Why are we splitting bills while dating when the gender pay gap still exists?


Women’s wages are typically lower and our lives are more expensive. So why are we expected to go halves?

“Are you cool to spilt this?”. I was on a second date with a man that more than likely earned double my salary and we were at a very affordable pub. If this had been my first date since my breakup I would have found this behaviour stingy. It was only $20 bucks, surely he could foot this and then I could grab us drinks. But this wasn’t my first rodeo… or my first Tinder date.

I was a few months into the dating game and I knew the rules. I understood dating now was a 50/50 situation – a quid pro quo type of arrangement. Never mind the fact that for the occasion I’d had my eyebrows waxed ($35) and bought a new top ($65). I’d also splashed out on a new razor to shave my legs ($12.50). Before the date had even begun, it had already cost me around 100 bucks and now I was adding a cold schnitzel to the tab.

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Still, I nodded and smiled and we spilt the $45 dollar bill right down the middle, $22.50. Nothing says romance like splitting a bill down to the cents. Men weren’t buying me dinner or even drinks and sometimes not even a coffee. To be fair, I drink soy milk, so it is an extra 50 cents. Dating has gone dutch under the guise of making things equal and yet women in Australia still aren’t being paid equally. So how is this really fair?

According to The Australian Government’s Workplace Gender Equality Agency, the gender pay gap in Australia sits, on average, at roughly 14.2 per cent. However, in some states, the gap is even wider. In Western Australia, the pay gap sits at 21.5 per cent.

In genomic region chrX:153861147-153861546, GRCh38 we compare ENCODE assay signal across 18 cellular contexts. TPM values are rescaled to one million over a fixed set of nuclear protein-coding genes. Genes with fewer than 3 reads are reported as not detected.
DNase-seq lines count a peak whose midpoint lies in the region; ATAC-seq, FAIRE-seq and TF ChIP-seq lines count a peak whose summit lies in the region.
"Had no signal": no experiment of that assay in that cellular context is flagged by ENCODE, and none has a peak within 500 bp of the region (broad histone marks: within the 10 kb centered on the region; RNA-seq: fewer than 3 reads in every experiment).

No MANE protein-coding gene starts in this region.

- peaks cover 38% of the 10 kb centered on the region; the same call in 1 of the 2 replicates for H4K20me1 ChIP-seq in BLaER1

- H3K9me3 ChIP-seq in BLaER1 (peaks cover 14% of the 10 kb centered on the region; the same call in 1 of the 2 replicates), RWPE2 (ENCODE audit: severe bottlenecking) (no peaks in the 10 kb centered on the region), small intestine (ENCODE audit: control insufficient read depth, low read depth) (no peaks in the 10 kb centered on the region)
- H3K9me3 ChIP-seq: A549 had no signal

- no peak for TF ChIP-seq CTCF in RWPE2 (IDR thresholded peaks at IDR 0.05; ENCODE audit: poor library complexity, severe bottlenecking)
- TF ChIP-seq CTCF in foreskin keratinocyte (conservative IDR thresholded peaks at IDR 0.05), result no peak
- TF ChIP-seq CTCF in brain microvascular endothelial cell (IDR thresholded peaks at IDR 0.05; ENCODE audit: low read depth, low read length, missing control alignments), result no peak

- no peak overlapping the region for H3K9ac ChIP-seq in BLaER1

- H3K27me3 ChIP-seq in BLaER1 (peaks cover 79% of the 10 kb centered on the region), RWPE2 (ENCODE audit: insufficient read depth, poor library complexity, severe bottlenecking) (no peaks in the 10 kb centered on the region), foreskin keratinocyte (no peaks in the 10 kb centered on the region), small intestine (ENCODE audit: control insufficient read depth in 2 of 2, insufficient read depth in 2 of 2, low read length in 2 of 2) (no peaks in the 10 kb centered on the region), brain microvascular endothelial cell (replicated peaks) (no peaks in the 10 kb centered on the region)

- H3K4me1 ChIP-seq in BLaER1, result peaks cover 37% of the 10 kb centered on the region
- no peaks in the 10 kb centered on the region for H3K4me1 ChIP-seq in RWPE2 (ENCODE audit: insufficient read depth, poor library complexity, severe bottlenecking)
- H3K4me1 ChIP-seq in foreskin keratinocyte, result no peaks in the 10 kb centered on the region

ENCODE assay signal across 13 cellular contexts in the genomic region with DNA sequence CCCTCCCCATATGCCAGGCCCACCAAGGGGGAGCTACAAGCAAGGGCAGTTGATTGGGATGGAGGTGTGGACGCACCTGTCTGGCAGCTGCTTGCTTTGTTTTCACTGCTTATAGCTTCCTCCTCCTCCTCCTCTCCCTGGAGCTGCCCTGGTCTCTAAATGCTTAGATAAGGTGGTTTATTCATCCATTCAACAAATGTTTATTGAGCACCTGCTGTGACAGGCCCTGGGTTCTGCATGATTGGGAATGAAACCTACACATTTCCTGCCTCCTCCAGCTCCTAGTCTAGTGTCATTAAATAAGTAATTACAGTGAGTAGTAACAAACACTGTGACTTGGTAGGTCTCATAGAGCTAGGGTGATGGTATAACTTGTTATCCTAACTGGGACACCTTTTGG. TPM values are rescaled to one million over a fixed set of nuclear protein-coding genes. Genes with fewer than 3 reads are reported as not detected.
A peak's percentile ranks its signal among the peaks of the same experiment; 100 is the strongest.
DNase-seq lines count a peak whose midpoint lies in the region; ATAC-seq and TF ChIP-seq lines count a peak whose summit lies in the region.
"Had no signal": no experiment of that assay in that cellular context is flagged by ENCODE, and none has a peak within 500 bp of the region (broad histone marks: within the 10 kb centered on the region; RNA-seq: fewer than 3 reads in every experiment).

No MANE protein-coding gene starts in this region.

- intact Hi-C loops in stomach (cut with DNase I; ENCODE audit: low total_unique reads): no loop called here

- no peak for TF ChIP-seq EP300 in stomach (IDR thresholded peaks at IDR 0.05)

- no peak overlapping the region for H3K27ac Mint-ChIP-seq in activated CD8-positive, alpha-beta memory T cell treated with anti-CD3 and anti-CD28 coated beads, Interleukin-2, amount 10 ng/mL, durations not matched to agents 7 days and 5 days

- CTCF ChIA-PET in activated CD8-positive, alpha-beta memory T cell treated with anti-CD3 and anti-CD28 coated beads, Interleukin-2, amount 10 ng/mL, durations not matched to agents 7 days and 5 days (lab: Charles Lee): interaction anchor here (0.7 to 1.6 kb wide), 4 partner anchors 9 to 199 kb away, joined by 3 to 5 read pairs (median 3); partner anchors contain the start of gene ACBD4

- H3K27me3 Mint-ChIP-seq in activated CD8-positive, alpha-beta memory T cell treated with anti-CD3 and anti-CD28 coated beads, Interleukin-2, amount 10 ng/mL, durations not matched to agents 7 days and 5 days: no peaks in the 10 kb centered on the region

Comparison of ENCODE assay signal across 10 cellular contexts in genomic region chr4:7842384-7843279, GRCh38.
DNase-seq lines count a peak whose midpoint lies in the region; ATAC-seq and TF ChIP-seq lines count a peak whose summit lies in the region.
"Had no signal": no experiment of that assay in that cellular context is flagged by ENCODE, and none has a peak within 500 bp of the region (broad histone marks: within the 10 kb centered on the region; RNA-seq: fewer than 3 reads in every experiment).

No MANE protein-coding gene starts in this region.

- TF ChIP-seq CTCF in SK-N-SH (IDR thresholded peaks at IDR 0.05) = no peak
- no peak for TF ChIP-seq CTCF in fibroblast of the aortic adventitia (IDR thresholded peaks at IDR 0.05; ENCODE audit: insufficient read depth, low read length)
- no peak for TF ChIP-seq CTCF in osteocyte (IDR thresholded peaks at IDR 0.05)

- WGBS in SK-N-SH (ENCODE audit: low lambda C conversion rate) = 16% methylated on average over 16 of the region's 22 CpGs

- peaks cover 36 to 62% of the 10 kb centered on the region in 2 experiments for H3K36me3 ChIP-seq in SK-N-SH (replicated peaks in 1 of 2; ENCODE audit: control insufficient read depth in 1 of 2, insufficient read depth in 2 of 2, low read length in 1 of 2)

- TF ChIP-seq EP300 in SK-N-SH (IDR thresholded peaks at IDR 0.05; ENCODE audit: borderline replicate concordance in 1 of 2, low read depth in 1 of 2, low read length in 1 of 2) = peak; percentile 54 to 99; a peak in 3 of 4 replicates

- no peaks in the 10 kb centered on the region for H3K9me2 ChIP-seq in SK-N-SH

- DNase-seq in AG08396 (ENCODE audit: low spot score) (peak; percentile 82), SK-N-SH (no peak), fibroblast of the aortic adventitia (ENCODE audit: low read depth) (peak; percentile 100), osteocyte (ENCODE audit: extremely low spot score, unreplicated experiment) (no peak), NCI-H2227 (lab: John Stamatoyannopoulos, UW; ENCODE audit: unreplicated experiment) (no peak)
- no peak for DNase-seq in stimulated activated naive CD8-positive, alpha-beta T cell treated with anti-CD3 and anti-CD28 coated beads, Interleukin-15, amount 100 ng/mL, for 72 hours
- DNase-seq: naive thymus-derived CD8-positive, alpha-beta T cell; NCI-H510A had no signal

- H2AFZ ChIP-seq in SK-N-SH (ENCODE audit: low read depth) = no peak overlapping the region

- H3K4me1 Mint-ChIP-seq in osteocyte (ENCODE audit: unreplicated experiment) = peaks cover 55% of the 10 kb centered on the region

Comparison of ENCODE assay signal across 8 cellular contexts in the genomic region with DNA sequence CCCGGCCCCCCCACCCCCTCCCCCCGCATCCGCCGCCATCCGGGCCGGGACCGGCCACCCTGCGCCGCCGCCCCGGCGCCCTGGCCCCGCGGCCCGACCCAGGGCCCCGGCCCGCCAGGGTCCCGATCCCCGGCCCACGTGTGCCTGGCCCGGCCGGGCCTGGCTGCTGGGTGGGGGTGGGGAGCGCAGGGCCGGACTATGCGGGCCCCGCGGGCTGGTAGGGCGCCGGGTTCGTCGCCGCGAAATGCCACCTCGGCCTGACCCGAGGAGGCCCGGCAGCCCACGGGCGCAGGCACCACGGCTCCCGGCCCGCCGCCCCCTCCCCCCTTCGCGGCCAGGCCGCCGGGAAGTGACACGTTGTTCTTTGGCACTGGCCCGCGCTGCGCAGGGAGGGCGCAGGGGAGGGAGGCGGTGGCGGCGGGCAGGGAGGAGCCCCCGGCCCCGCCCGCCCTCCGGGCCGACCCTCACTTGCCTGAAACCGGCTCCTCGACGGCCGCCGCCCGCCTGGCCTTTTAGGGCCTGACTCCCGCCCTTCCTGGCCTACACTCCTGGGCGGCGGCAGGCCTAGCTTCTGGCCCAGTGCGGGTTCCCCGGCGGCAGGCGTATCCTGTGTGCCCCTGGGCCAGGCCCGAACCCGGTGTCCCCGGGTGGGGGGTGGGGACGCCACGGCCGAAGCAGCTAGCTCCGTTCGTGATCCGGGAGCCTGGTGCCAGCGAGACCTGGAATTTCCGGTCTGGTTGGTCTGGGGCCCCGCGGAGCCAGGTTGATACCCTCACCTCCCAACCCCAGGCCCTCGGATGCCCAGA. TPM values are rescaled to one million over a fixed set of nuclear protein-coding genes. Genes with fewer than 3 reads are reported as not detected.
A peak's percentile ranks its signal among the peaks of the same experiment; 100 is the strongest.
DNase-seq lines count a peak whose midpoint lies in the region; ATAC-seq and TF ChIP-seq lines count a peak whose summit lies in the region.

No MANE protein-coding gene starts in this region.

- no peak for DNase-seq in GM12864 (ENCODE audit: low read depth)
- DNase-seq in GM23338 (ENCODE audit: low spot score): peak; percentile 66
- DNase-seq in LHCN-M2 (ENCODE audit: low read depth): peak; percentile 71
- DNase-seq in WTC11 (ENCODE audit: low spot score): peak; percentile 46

Basically, men are still making significantly more money than women and yet men are now reluctant to even buy you a cocktail – at least if you aren’t getting the next round. I’d recently come out of a long term relationship and we’d been together since we were young. So we’d never really dated but just hung out until we were considered a couple.

Originally, I’d been hoping my dating life post-relationship would consist of being wined and dined – less Macca’s runs and more cute laneway restaurants. But so far it was more “Get out your iPhone calculator” and “You ordered the cocktail so you should pay extra”.

Maybe I’d watched one too many romantic comedies but the reality of dating was already leaving a lot to be desired and it was being eclipsed by money. The week before I’d gone on a date with a guy that wouldn’t let me leave until I bought him a beer because I was leaving on an uneven round. Basically, he’d bought two rounds and I’d only bought one so he didn’t want to leave until we were even. Yes! Really!

Matchmaker and soulmate coach, Miranda Claire, tried to offer me some clarity around the situation. “I think relationships should be energetically equal and that means giving equal investment, love, effort and energy without measuring it. Take generally fair turns of spoiling each other with the resources each can afford based on their context,” she says.

Modern dating lacks generosity

I know there are a whole bunch of problems with modern dating. The dopamine hit from swiping, the endless options, the fact that men on dating apps post photos with dogs they don’t actually own, which is very disappointing. But I was really struggling with the fact that modern dating seemed to be devoid of generosity and no one was talking about it. If you did, you just sounded cheap or you were asking to be someone’s sugar baby.